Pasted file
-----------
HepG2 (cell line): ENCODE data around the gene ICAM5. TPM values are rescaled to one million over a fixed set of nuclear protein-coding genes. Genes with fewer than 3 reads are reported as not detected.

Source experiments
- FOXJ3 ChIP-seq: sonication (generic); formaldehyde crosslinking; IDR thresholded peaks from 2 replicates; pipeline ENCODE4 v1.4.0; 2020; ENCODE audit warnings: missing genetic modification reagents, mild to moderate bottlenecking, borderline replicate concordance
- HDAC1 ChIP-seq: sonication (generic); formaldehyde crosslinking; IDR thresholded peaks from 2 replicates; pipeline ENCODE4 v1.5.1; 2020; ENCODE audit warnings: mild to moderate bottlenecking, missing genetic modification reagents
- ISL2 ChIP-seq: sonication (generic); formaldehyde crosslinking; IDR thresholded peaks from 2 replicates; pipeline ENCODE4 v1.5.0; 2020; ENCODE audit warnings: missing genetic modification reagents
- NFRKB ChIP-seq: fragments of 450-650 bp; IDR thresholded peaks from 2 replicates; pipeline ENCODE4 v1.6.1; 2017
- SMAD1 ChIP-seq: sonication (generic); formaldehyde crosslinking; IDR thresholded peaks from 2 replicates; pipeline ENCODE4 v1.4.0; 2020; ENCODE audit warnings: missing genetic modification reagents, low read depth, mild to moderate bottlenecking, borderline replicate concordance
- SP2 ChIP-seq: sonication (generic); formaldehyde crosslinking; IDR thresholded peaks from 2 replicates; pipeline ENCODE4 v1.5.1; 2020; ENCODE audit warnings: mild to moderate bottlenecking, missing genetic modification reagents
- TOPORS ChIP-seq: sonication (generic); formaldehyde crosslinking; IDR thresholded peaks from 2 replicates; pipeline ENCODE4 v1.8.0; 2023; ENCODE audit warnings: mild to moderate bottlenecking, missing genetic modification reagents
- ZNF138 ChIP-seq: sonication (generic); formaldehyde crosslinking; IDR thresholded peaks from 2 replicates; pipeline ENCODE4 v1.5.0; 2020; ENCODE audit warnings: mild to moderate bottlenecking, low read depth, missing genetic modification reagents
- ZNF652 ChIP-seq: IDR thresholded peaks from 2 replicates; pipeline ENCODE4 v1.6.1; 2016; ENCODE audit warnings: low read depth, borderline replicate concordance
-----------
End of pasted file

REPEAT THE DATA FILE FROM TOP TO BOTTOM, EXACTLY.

HepG2 (cell line): ENCODE data around the gene ICAM5. TPM values are rescaled to one million over a fixed set of nuclear protein-coding genes. Genes with fewer than 3 reads are reported as not detected.

Source experiments
- FOXJ3 ChIP-seq: sonication (generic); formaldehyde crosslinking; IDR thresholded peaks from 2 replicates; pipeline ENCODE4 v1.4.0; 2020; ENCODE audit warnings: missing genetic modification reagents, mild to moderate bottlenecking, borderline replicate concordance
- HDAC1 ChIP-seq: sonication (generic); formaldehyde crosslinking; IDR thresholded peaks from 2 replicates; pipeline ENCODE4 v1.5.1; 2020; ENCODE audit warnings: mild to moderate bottlenecking, missing genetic modification reagents
- ISL2 ChIP-seq: sonication (generic); formaldehyde crosslinking; IDR thresholded peaks from 2 replicates; pipeline ENCODE4 v1.5.0; 2020; ENCODE audit warnings: missing genetic modification reagents
- NFRKB ChIP-seq: fragments of 450-650 bp; IDR thresholded peaks from 2 replicates; pipeline ENCODE4 v1.6.1; 2017
- SMAD1 ChIP-seq: sonication (generic); formaldehyde crosslinking; IDR thresholded peaks from 2 replicates; pipeline ENCODE4 v1.4.0; 2020; ENCODE audit warnings: missing genetic modification reagents, low read depth, mild to moderate bottlenecking, borderline replicate concordance
- SP2 ChIP-seq: sonication (generic); formaldehyde crosslinking; IDR thresholded peaks from 2 replicates; pipeline ENCODE4 v1.5.1; 2020; ENCODE audit warnings: mild to moderate bottlenecking, missing genetic modification reagents
- TOPORS ChIP-seq: sonication (generic); formaldehyde crosslinking; IDR thresholded peaks from 2 replicates; pipeline ENCODE4 v1.8.0; 2023; ENCODE audit warnings: mild to moderate bottlenecking, missing genetic modification reagents
- ZNF138 ChIP-seq: sonication (generic); formaldehyde crosslinking; IDR thresholded peaks from 2 replicates; pipeline ENCODE4 v1.5.0; 2020; ENCODE audit warnings: mild to moderate bottlenecking, low read depth, missing genetic modification reagents
- ZNF652 ChIP-seq: IDR thresholded peaks from 2 replicates; pipeline ENCODE4 v1.6.1; 2016; ENCODE audit warnings: low read depth, borderline replicate concordance